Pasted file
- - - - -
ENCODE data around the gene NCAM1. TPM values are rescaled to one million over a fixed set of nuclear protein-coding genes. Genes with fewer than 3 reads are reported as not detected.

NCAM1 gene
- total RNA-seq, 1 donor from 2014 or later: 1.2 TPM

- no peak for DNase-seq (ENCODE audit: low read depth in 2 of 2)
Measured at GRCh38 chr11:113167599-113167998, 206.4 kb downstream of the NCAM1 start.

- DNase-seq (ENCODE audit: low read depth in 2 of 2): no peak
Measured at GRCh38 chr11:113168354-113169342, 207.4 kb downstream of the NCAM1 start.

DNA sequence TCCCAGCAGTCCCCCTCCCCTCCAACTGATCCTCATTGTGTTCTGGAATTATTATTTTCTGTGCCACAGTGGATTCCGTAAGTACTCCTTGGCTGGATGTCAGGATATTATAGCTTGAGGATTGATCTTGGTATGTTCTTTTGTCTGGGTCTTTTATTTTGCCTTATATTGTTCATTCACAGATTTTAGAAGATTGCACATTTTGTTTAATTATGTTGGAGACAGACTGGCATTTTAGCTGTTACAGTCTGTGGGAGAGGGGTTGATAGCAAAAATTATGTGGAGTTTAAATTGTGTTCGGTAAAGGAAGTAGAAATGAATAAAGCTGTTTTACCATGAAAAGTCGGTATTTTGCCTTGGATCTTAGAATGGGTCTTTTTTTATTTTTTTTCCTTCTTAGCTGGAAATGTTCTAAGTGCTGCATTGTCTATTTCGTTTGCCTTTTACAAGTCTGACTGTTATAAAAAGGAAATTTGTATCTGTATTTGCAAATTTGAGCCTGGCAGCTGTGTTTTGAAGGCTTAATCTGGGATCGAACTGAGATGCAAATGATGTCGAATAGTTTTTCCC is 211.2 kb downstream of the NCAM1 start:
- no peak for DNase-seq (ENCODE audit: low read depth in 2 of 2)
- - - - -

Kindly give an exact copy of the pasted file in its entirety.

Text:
ENCODE data around the gene NCAM1. TPM values are rescaled to one million over a fixed set of nuclear protein-coding genes. Genes with fewer than 3 reads are reported as not detected.

NCAM1 gene
- total RNA-seq, 1 donor from 2014 or later: 1.2 TPM

- no peak for DNase-seq (ENCODE audit: low read depth in 2 of 2)
Measured at GRCh38 chr11:113167599-113167998, 206.4 kb downstream of the NCAM1 start.

- DNase-seq (ENCODE audit: low read depth in 2 of 2): no peak
Measured at GRCh38 chr11:113168354-113169342, 207.4 kb downstream of the NCAM1 start.

DNA sequence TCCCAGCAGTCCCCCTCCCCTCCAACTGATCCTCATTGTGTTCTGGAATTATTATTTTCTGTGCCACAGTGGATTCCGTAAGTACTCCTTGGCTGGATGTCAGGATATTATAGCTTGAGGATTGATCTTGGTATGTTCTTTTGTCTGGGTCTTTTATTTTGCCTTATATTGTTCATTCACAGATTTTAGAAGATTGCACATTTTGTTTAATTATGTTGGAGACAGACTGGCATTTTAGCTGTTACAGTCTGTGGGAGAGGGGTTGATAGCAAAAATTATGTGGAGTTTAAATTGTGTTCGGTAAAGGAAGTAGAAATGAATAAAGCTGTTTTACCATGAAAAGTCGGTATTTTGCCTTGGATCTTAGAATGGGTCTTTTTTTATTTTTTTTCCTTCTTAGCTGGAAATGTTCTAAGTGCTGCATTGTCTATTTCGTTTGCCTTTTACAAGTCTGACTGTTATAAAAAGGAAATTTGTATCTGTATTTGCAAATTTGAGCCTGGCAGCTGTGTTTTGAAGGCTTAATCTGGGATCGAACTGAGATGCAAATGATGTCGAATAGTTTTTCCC is 211.2 kb downstream of the NCAM1 start:
- no peak for DNase-seq (ENCODE audit: low read depth in 2 of 2)